Divorce can deal a hard blow to children, especially young ones. If the home environment is angry and hostile, children can become insecure and anxious about the future. They begin to wonder who will take care of them and where they will live. These basic questions can scare children until they have answers. Fortunately, courts use the guideline of putting the best interests of children ahead of all other factors when they consider which parent will get child custody and which parent will pay child support.
Sometimes, though, neither parent is in a position to look after a child. In these cases, a court may decide to give child custody to a grandparent. In fact, in Illinois, more than 220,000 children younger than 18 live with their grandparents. That means that more than 100,000 grandparents are looking after their grandchildren.
What leads courts to award custody to grandparents? The death of a parent is the primary reason but parental neglect, child abuse and drug or alcohol abuse are also important considerations. Other situations may involve chronic parental unemployment, unwed teen mothers and parents who are ill or dying from diseases such as AIDS.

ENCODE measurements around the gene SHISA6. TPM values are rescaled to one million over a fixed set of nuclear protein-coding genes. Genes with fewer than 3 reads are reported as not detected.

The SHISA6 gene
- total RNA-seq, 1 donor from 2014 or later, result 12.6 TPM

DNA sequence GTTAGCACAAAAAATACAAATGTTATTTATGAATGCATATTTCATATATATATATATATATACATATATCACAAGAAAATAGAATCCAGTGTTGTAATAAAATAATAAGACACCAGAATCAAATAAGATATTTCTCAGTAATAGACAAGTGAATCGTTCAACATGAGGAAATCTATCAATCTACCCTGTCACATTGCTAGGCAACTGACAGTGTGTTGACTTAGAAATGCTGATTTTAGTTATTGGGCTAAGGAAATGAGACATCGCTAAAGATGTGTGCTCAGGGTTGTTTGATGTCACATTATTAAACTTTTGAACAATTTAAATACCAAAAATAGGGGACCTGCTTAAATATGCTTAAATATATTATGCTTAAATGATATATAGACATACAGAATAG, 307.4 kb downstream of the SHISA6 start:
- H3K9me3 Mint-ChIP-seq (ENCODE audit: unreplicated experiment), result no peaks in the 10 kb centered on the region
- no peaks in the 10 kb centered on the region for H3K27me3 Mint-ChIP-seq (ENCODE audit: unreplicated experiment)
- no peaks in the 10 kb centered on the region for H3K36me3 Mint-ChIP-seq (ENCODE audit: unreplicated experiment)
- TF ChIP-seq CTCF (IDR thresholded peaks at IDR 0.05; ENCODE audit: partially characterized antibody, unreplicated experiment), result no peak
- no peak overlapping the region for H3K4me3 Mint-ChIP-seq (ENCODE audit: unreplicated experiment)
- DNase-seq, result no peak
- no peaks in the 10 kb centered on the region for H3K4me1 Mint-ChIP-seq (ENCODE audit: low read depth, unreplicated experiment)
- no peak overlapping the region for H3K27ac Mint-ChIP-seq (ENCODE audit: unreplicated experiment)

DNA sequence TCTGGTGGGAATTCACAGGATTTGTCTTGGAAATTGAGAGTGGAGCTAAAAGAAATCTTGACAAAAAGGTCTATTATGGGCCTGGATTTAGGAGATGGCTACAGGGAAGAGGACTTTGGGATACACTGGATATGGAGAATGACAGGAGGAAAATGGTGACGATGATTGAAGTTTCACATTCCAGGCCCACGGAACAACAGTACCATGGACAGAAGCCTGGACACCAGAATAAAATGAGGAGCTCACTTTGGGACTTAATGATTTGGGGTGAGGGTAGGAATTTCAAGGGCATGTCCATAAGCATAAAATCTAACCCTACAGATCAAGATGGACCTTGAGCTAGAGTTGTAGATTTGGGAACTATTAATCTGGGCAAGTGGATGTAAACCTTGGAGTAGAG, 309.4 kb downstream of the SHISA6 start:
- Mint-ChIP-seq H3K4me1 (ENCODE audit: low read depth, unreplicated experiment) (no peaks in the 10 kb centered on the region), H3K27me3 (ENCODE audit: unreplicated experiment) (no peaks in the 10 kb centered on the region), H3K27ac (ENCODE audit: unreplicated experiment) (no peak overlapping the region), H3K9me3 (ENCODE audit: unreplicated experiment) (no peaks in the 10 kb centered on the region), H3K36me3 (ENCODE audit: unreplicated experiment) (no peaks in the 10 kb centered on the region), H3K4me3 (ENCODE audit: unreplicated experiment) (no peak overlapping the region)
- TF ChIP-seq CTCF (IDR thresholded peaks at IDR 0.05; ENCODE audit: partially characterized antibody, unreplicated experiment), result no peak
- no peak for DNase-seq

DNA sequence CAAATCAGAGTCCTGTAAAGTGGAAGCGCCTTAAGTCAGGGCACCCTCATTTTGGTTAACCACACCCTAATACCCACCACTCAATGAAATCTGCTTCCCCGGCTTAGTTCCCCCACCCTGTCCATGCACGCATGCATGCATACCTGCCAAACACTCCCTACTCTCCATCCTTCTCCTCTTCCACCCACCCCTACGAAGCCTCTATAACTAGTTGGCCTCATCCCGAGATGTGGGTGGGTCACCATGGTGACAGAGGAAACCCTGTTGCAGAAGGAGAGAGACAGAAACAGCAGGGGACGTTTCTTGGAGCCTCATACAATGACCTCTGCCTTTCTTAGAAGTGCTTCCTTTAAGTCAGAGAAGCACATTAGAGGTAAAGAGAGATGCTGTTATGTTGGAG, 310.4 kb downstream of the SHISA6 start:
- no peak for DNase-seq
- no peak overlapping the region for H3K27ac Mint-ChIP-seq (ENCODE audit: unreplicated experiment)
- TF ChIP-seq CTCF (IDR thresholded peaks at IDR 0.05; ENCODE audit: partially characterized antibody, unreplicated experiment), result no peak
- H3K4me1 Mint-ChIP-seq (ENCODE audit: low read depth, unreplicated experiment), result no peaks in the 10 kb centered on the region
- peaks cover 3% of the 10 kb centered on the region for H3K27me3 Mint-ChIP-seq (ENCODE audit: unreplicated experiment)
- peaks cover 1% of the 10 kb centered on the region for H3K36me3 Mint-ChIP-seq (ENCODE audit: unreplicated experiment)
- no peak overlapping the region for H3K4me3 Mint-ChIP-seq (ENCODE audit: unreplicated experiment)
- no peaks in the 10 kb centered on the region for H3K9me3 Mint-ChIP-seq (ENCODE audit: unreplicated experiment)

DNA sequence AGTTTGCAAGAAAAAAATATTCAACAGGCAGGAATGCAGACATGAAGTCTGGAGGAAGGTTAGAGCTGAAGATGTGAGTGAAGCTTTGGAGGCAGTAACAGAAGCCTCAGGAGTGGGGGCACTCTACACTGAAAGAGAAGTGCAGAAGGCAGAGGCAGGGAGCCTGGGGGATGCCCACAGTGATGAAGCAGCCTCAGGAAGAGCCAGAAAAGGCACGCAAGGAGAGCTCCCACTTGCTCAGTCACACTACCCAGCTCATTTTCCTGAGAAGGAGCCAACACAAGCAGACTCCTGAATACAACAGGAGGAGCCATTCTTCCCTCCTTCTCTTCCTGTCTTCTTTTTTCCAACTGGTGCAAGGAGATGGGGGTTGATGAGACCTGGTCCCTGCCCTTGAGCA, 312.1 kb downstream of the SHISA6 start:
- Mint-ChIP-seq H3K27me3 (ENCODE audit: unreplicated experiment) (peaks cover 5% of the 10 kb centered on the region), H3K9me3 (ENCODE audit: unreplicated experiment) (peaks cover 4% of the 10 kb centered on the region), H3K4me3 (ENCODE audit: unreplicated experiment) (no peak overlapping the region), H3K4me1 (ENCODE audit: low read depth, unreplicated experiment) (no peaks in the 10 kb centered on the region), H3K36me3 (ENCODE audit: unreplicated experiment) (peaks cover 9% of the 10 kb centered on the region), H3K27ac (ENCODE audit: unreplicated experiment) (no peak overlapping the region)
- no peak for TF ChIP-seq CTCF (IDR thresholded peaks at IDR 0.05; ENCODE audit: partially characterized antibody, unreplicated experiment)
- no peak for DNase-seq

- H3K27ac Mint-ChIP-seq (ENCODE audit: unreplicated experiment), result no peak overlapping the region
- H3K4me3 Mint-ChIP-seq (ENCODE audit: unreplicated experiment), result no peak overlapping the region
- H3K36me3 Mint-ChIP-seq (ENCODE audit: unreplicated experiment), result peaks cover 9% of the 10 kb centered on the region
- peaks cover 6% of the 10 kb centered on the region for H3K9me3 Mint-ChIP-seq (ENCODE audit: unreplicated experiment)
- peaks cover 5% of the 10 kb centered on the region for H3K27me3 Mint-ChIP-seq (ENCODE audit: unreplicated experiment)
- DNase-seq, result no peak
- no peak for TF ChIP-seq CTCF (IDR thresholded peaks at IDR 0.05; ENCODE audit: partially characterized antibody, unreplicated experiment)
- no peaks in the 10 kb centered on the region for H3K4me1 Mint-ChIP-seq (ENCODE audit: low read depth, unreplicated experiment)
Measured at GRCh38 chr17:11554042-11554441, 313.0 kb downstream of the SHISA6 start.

Nationally, some 57 percent of grandparents with child custody are white, 24 percent are black and 27 percent Hispanic. In Illinois, the figures are somewhat different, with some 47 percent of grandparents being white and 36 percent black.
Grandparents’ income can also be a factor. In Illinois, the median income of families in which custodial grandparents are caring for their grandchildren is nearly $46,000.
There are downsides for both grandparents and grandchildren if custody goes to the grandparents. Custody is often awarded on short notice and with little preparation. Grandparents can find it difficult to handle younger children. Some senior residences prohibit children, so eviction becomes a possibility.
Source: Illinois Department on Aging, “Grandparents Raising Grandchildren Program,” Accessed on March 30, 2015